A single-member LLC Michigan can be formed under state laws, as long as the owner follows all requirements for the formation of a business. This type of limited liability company has one member who is shielded from personal liability for business debts and obligations.

Naming Your LLC

When forming a single-member LLC in the state of Michigan, the first step is coming up with a business name. The name you select must include one of the terms that identifies this type of legal structure. Examples include limited liability company and LLC. In Michigan, you must use a name that is unique from any other existing business in the state, including other business entity types like partnerships and corporations. Additionally, you cannot choose a name that could potentially mislead customers about what your business offers.

Preparing Articles of Organization

Before the state will recognize your LLC, you also need to draft the articles of organization. You can fill out the standard form found on the website of the Michigan Department of Licensing and Regulatory Affairs. Using this template is easier than writing your own articles of organization.

In the articles of organization, you must include some required information:

  • Name of the LLC.
  • A clause that states the LLC will engage in legal business activities.
  • The name and address of your registered agent.

The state of Michigan doesn't impose limits on how long a single-member LLC can operate. However, if the owner chooses to include a lifespan and end date of the LLC, both should be included in the articles of organization.

Michigan LLC Formation

To form an LLC in Michigan, you must have one owner, called a member. No age or residency requirements exist on the member of an LLC. In order to register the business, you must file the articles of organization with the Secretary of State's office.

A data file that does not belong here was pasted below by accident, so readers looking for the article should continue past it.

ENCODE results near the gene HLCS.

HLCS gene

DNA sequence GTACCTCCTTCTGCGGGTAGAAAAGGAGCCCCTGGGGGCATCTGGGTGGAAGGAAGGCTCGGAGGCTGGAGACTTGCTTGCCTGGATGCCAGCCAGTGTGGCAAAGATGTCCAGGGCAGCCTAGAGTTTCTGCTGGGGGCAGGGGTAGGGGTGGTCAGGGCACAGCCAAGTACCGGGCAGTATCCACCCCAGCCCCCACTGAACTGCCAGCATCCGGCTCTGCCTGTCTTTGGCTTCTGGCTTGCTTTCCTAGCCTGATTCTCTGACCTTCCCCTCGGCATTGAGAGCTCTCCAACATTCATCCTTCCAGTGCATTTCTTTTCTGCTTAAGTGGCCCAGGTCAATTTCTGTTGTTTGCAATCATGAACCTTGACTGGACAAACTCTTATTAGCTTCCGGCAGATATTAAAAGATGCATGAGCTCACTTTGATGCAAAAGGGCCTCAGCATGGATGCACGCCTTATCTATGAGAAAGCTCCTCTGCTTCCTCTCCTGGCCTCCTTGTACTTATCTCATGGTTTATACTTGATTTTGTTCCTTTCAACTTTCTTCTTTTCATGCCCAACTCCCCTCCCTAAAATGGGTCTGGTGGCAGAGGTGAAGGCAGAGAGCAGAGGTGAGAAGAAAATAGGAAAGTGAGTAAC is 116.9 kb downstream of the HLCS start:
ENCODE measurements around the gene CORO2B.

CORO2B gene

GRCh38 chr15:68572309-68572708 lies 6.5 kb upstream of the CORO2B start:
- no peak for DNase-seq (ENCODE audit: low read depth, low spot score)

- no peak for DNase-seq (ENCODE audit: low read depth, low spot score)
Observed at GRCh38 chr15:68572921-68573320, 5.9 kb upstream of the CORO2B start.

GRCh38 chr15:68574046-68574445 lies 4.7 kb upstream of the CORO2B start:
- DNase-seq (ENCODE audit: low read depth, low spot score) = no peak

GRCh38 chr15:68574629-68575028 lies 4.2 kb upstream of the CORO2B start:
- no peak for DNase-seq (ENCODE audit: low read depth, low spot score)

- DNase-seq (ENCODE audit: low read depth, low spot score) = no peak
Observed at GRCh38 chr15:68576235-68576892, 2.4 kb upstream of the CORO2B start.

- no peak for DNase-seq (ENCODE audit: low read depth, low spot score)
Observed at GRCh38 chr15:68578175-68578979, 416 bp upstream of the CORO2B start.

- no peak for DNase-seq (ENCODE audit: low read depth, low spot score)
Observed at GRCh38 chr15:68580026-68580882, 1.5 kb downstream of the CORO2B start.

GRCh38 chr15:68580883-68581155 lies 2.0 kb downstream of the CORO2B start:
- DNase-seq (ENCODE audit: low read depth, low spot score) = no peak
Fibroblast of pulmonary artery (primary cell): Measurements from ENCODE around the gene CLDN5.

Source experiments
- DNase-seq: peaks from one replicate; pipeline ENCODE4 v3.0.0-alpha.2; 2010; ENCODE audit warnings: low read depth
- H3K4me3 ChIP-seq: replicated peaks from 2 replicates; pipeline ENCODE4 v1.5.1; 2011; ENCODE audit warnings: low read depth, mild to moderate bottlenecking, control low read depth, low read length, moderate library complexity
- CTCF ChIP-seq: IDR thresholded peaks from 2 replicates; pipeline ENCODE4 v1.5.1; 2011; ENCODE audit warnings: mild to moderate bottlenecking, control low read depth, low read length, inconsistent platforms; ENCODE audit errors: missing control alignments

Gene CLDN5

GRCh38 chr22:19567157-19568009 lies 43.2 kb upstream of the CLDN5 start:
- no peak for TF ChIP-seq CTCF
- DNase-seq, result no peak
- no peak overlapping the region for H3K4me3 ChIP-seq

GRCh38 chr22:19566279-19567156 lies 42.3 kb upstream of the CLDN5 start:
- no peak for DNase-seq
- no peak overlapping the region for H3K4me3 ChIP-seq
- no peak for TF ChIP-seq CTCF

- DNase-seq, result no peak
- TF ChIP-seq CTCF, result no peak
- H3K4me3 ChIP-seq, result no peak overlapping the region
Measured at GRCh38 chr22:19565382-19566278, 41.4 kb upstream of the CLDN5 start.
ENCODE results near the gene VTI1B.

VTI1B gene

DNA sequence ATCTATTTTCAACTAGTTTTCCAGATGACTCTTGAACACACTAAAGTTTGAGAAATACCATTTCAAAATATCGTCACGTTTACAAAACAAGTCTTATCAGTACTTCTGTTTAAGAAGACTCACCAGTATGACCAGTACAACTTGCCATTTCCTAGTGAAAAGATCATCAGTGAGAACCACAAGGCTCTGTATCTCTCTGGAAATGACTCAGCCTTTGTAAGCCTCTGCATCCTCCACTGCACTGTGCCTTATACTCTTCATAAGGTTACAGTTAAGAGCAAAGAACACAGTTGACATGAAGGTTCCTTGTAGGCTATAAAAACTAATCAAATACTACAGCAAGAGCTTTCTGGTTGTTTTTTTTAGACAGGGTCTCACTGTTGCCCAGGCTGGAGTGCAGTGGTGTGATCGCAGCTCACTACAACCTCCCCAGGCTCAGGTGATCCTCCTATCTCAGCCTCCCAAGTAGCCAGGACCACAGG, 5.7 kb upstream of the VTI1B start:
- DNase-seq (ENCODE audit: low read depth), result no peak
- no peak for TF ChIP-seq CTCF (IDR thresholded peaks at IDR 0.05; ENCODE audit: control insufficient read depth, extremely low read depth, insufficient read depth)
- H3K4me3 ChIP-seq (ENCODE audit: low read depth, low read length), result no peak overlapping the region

In your articles of organization, you should include:

  • The name and address of each member.
  • The name of the business.
  • The address of the business.
  • The name and address of the assigned registered agent.

The state of Michigan recognizes LLCs with at least one organizer, called its member. Although it's recommended, you don't have to include the name of each member in your articles of organization.

Registered Office & Agent

Each LLC registered in Michigan is required to appoint a registered agent who holds the authority to accept any legal documents on your company's behalf. This registered agent can be a business entity that is authorized to do business or registered in Michigan or a person residing in the state. In a single-member LLC, the single member often serves as the registered agent for the business. When including the required information about your LLC, you should include your office or home address.

To meet the state requirements, the registered agent must have a physical address in Michigan and be available during regular business hours at that address to receive any tax and legal documents for the LLC. Make sure to include either a home or business address as the office of the registered agent. It's not required for the single member of the LLC to serve as the registered agent. If you'd rather not, you can hire a company to provide this service for your business.

A registered agent can be:

  • A foreign entity.
  • A domestic entity.
  • An individual resident.

As long as the entity is registered to conduct business in the state or the individual resides in the state, they are authorized to serve as a registered agent. Although a single member can be the registered agent, the LLC itself can't serve as its own registered agent.

Michigan LLC Post-Filing Requirements

After forming an LLC, the member is required to file a report by February 15 each year. This deadline is several months earlier than the deadline in other states, which is April 15. In order to file the report, you must also pay a $25 filing fee. When reporting business profits and losses, you will need to include these numbers on your personal 1040 tax return form on Schedule C.

An LLC must also obtain a federal tax identification number, also called the employer identification number or EIN. The IRS assigns this number to the LLC. This number is like a social security number for a person. It is necessary for hiring employees or opening a business bank account.

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